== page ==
The world loves superheroes, and so do I.
If you take a look at the top 20 highest grossing movies of all time, you will see than in nearly every one of them there is a story of an ordinary person who embarks on an extraordinary journey.
On this journey, the hero leaves their ordinary world and sets forth on a path filled with enemies, mentors, trials, and setbacks as they eventually transform into the hero locked within their potential.
Heroes, of course, exist everywhere. We see heroes in our schools, in our police departments, in our fire services, in our communities, and in ourselves.
Superheroes, however, are a rarer breed.
A superhero is a hero among heroes—a hero who has gone the extra mile and is able to perform feats of character or determination way beyond any typical exemplary human.
History is scattered with superheroes. The most well-known ones that come to mind for me are the religious or cultural icons such as Jesus Christ, Buddha, and Socrates. More recent superheroes of industry and thought include Elon Musk, Leonardo da Vinci, and Isaac Newton.
But there is a small team of historical superheroes with whom I am particularly impressed. I see these individuals as the philosophical version of The Avengers. And what is especially fascinating about these superheroes is that they were self-made. They followed a system for courageous living that is still accessible to us today.
The individuals I am referring to are The Stoics.
I like to think of Stoicism as a type of Buddhism filtered for Western tastes. The Stoics practiced their philosophy hard, and seemed to encounter states of awakening similar to those described by experienced Buddhist meditators.
The Stoics believed that in order to live a good life, one must live in accordance with their nature. That means, if you have social or creative gifts, you would be wise to use them. For this reason, the Stoics tended to be successful and active players in society such as emperors, soldiers, playwrights, psychiatrists, politicians, and teachers.
There are many tales of ancient and modern stoics displaying superhuman courage, but below I’ve narrowed down my favorites into a list of top 5.
1. James Stockdale
On 9 September 1965, while flying on a mission over North Vietnam, Commander James Stockdale was shot down, beaten, and taken as a prisoner of war in Hoa Lo prison, also known as the “Hanoi Hilton.” Stockdale remained here for the next seven and a half years and was subjected to horrendous torture—including the repeated breaking of his leg when it healed.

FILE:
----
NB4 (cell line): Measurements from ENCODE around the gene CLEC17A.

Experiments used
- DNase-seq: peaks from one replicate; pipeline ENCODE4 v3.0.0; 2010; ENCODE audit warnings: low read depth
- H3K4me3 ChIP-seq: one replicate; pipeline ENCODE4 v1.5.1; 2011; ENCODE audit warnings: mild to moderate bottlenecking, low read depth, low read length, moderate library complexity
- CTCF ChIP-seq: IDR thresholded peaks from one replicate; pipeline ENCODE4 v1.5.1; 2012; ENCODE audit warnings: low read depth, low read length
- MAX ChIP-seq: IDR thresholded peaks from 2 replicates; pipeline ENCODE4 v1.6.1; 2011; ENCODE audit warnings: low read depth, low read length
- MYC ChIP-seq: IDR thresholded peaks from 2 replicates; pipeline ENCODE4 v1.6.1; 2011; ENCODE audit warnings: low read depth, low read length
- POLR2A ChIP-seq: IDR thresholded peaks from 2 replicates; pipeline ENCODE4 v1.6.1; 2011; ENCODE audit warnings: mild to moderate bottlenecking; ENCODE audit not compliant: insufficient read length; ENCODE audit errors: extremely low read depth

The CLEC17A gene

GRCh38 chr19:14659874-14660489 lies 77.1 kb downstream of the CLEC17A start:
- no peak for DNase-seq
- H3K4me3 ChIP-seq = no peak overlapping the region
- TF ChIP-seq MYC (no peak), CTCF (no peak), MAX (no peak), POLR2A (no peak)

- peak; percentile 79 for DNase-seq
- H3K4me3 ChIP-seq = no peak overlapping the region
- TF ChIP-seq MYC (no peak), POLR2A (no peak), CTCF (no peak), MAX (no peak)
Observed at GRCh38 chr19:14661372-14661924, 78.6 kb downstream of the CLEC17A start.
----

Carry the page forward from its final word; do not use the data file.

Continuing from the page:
One of the primary aims of Stoicism is to reduce unnecessary suffering and achieve emotional tranquility. Stoicism is often touted as a form of psychological resilience training—a tool for remaining calm and composed in the most challenging situations.
But can philosophy alone help us cope when things get truly f**ked up?
To find out, we could look at the ancient Stoics and see how they lived. There is great value in reading and learning about the ancients, and we will do this shortly, but us modern readers could always argue that “things were different then,” because they were.
So to fully appreciate the power of Stoicism we need a modern practitioner of this philosophy to be thrust into a truly abhorrent situation, say one where they have to endure torture and solitary confinement over a period of years, apply Stoic techniques, then report back to us how things went. Of course, no sane person would volunteer themselves up for such an experiment.
That’s why James Stockdale’s story is so profound: he was a student of Stoic philosophy.
Stockdale said, “I had not only the Enchiridion, but the Discourses on my bedside table on each of the three aircraft carriers I flew from. And I read them.” Even as Stockdale was parachuting down after his plane was shot, he whispered to himself, “Five years down there at least. I’m leaving the world of technology and entering the world of Epictetus.”
Of course, Stockdale’s real Stoic resilience training began when he was captured:
“Everything I know about Epictetus I’ve developed myself over the years. It’s been a one-on-one relationship. He’s been in combat with me, leg irons with me, spent month-long stretches in blindfolds with me, has been in the ropes with me, has taught me that my true business is maintaining control over my moral purpose, in fact, that my moral purpose is who I am. He taught me that I am totally responsible for everything I do and say; and that it is I who decides on and controls my own destruction and own deliverance. Not even God will intercede if he sees me throwing my life away. He wants me to be autonomous. He put me in charge of me. ‘It matters not how straight the gate, how charged with punishment the scroll. I am the master of my fate, I am the captain of my soul.’”
Stockdale got through his time in the Hanoi Hilton by embracing two paradoxical viewpoints: faith and realism. Stockdale never lost faith that things would work out well, but he was also always willing to look at the most brutal facts of his situation rationally. This type of realistic optimism has come to be known as The Stockdale Paradox.